Futurity in Chinese and English and Its Supposed Economic Consequences

A guest post from Victor H. Mair, Professor of Chinese Language and Literature, Department of East Asian Languages and Civilizations, University of Pennsylvania.

The linguists at Language Log have several times discussed the work of economist Keith Chen on the alleged economic impact of the way the future is conveyed in different languages:

Keith Chen, Whorfian economist
Thought experiments on language and thought
Keith Chen at TED

And Chen himself has presented his views on the same forum:

Whorfian Economics

Now that Chen’s work has been featured in Scientific American (How Your Language Affects Your Wealth and Health), I believe that it is time for another look at Chen’s theories. Continue…


I was a little surprised to see an article this morning about Lyu Xinhua.

At 62, veteran diplomat Lyu Xinhua was given a new job: the spokesman of China’s top political advisory body.

Lyu is not a typo. The Xinhua Agency seems to use this spelling of his family name consistently. Here’s the man himself.


Sini script in Taipei

While in Taipei this past week I ended up at the Islamic Cemetery (回教公墓, المقبرة الاسلامية) near Liuzhangli Station. It’s one of many cemeteries that wrap around the mountain, any one of which could easily take up a full day of wandering around, inspecting inscriptions. There was an interesting mix of Chinese and Islamic cemetery aesthetic. And rather than swamp RSS feed subscribers with a bunch of pictures, here’s a link to a Google+ photo album with a dozen shots of the area.

The most interesting thing was the use of Sini script on a number of the inscriptions, such as that in the photo above. We’ve talked about Sini a little here before. To recap, it’s a form of Arabic calligraphy unique to China’s Muslim ethnic minorities. And without having actually done a lot of research on this particular cemetery, most of the signs pointed to the graves belonging to members of the Hui minority, or rather what would be called Hui in today’s PRC; Many stones had Arabic names that didn’t phonetically match the Chinese names, and a lot of the Chinese family names were 馬, a name common among Hui, originally chosen as a phonetic approximation for earlier generations’ Arabic names.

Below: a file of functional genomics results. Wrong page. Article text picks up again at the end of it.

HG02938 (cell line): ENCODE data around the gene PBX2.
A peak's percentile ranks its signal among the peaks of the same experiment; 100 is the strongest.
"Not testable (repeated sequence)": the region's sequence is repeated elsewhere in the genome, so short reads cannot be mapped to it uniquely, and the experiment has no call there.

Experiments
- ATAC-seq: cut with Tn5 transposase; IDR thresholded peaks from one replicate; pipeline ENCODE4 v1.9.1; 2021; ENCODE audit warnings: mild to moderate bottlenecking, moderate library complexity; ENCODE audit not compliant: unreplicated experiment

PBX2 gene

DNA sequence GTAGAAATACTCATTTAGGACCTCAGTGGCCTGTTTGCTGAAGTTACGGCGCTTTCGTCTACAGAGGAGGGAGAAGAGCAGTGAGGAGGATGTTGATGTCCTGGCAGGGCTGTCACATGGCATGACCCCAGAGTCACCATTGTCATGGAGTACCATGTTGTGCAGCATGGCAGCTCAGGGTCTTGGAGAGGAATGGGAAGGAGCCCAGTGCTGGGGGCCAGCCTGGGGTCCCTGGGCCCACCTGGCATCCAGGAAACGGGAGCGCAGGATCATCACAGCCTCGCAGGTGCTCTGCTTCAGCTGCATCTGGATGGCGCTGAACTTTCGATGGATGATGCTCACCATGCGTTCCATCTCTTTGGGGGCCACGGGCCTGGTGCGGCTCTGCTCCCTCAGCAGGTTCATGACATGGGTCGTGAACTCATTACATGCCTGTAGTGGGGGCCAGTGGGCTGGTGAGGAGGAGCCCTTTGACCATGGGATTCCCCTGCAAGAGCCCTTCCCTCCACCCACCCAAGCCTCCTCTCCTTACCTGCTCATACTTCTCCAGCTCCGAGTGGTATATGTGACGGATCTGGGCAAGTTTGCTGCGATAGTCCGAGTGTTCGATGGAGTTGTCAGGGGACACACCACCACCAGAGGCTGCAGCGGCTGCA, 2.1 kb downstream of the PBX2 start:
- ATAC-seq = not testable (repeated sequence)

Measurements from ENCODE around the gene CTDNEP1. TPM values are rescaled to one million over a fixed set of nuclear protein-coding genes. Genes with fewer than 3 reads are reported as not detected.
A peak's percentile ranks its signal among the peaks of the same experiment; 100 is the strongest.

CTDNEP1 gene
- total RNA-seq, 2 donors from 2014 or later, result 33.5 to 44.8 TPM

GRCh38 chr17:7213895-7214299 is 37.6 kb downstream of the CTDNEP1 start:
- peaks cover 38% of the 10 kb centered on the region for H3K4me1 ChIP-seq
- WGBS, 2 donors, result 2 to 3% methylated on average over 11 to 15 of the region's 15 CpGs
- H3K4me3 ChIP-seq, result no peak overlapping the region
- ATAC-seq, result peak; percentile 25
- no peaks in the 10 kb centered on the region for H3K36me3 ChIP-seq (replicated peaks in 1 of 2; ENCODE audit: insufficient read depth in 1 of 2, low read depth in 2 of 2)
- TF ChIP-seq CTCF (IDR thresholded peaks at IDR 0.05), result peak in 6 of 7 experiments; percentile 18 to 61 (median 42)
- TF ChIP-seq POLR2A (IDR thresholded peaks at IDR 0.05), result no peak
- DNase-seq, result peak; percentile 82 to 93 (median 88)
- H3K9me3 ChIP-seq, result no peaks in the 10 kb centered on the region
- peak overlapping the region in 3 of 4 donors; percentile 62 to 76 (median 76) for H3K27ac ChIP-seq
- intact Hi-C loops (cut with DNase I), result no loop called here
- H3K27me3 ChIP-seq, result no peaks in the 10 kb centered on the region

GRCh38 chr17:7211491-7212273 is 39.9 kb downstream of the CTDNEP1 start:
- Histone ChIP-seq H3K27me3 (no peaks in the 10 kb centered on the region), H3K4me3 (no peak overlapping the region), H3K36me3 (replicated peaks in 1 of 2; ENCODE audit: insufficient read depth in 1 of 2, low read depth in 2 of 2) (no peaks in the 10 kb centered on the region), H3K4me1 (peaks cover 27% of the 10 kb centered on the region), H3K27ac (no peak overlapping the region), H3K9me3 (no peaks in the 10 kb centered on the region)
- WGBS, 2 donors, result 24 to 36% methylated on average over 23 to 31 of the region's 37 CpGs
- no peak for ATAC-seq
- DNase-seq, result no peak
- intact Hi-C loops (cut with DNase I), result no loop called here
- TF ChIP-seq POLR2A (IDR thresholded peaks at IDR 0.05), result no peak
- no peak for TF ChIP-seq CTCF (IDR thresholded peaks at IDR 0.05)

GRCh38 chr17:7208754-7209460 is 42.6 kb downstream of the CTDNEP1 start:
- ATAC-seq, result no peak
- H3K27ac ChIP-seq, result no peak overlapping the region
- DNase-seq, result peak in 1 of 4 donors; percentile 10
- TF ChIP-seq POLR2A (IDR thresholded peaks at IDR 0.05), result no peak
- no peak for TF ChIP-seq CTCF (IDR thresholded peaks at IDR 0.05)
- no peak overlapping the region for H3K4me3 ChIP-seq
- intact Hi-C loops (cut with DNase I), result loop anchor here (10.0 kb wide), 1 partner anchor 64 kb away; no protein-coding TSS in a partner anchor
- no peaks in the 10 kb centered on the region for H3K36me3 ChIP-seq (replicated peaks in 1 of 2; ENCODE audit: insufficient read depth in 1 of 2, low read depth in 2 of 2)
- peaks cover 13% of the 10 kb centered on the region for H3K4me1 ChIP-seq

At any rate, it was nice to see the regular use of Sini, as well as being a good reminder of the wide range of people who came to Taiwan as the Communists took power.

Check the album for more photos.


Samuel Purchas died in 1626. He claimed never to have travelled more than 200 miles from his birthplace, in the East of England. In 1613 he published the first edition of Purchas his Pilgrimage. The title page of the fourth edition, published in the year of his death, explains the focus of Purchas’ work:

Relations of the world and the religions observed in all ages and places discovered, from the creation unto this present

Chap. 18, Section VI of that fourth edition offers us a single paragraph on Chinese language. His sources seem to be Matteo Ricci and Nicolas Trigault, to whom he admits, somewhat grudgingly, that he is indebted.

I would like to wish all of our readers a very happy and healthy 2013, and offer you Purchas’ account of language in China.


40% of Minority Languages on the Way Out

If you haven’t already, head over to China Digital Times and check out the post on dying languages in China. Obviously it’s a topic close to our hearts here at Sinoglot.

Some highlights:

  • Non-han languages: 55 officially designated “peoples” (民族) speak an estimated 130 languages
  • Populations: one-half of non-Han languages are spoken by groups that number under 10,000 members, of which 20+ have 1,000 speakers or less
  • Endangered languages: Manchu, Tatar, She, Hezhen can no longer be used for conversation; another 20 percent, such as Nu, Yilao, Pumi and Jinuo are approaching that state; and a total of 40 percent are in danger of extinction in the mid-term.
  • Manchu: 11 million ethnic Manchus, but only 100 or so can speak fluently and less than a dozen read and write well.

七 as shǎng?

I was asked about this yesterday, and frankly I just don’t know the answer. But someone here might. Wiktionary has a reference in a couple different places of 七 transcribed as shǎng. I asked a couple other people about this but with no luck.

Is there such an alternate pronunciation? Is it a regional thing like 两 as the standard 2 in Wu or 幺 not showing up in Taiwan outside of the military?

Steve pointed out the likelihood that Wiktionary is just wrong. I can accept that. But since it’s in a few different places we thought it might be worth asking about here.


Driving around town today I came across the restaurant in the photo. It’s not often I see a character I’m sure I’ve not seen before, so when it happens I’m pretty happy. In this case, it’s 3 大 together like 品. A lot of blogs that review the place call it 大大大師傅, while others just say 太師傅. The zhuiyin with the character on the sign is ㄊㄞˋ, or in pinyin tài. It’s in Unicode (U+21619) but it’s one of those characters that just screws stuff up when I try to use it. So it’s there, and the company uses it on their Facebook page.

I’ve got to wonder what the tradeoff is for a business like this. You’re guaranteeing most of your customers will be unable to type your name. Then again, you’re helping them remember your business. And offering the pronunciation right there on the sign is a nice enough gesture as well. The food looks decent enough, anyway.